• hypersensitivity;
  • iridium;
  • occupational;
  • palladium;
  • platinum group elements;
  • platinum salts;
  • rhodium;
  • skin test

Background:  Exposure to platinum group elements (PGEs) – platinum (Pt), palladium (Pd), rhodium (Rh) and iridium (Ir) – may cause acute toxicity or hypersensitivity with respiratory symptoms, urticaria and (less frequently) contact dermatitis. Our aim was to determine the prevalence and the clinical characteristics of hypersensitivity to platinum salts and to other elements of the platinum group.

Methods:  A total of 153 subjects working in a catalyst manufacturing and recycling factory were examined. The examination consisted of a work exposure and medical questionnaire, physical examination, skin prick test for PGEs and other common aeroallergens, and patch tests for PGEs. Skin prick tests and patch tests were performed with H2[PtCl6], K2[PtCl4], Na2[PtCl6], IrCl3, RhCl3, PdCl2, aqueous solutions at different concentrations.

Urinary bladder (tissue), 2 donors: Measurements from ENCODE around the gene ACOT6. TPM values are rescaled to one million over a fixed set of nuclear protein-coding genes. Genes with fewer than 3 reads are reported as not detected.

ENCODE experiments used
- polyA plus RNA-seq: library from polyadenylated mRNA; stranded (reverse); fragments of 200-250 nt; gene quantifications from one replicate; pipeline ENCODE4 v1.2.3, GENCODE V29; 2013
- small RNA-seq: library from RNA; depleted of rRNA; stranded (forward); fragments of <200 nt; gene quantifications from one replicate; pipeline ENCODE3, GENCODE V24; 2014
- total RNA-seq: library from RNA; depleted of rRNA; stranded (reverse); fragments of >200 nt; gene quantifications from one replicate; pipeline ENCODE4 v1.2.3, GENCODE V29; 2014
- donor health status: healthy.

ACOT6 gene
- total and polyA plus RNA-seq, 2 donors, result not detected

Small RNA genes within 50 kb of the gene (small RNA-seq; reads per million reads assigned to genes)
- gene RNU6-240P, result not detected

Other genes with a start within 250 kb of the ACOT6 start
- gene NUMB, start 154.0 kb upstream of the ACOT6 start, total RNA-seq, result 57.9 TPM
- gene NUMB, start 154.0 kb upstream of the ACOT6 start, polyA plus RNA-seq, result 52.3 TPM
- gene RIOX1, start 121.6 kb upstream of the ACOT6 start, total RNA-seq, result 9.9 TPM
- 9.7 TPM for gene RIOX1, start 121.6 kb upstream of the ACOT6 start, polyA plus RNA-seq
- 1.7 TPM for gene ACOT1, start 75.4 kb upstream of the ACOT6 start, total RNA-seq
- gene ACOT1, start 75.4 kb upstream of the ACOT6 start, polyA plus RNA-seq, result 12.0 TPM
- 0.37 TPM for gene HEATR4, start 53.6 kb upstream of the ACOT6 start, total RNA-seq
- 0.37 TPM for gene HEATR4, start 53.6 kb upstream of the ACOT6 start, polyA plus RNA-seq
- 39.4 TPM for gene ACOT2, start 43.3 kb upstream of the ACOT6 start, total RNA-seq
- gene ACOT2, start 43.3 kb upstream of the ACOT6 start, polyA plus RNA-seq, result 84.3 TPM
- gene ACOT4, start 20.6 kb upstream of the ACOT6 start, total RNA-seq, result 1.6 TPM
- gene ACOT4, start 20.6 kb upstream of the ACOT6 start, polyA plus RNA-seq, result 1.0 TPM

Results:  Positive prick test reactions to Pt-salts at various concentrations were found in 22 (14.4%) of 153 workers; eight had simultaneous reactions to all Pt-salts tested; seven had positive responses to H2[PtCl6] only; four had simultaneous positive reactions to both H2[PtCl6] and K2[PtCl4]; three had positive reactions to H2[PtCl6] and Na2[PtCl6]. Three of 22 had positive reactions to H2[PtCl6] and IrCl3 solutions, two of these had positive reactions to H2[PtCl6], IrCl3 and RhCl3 solutions. Positive patch test reactions to platinum salts at day 2 were seen in two of 153 subjects.

Conclusions:  The results of this study demonstrate that Pt-salts are important allergens in the catalyst industry and that the clinical manifestations involve both the respiratory system and the skin. Hexachloroplatinic acid should be considered the most important salt to use for skin prick tests.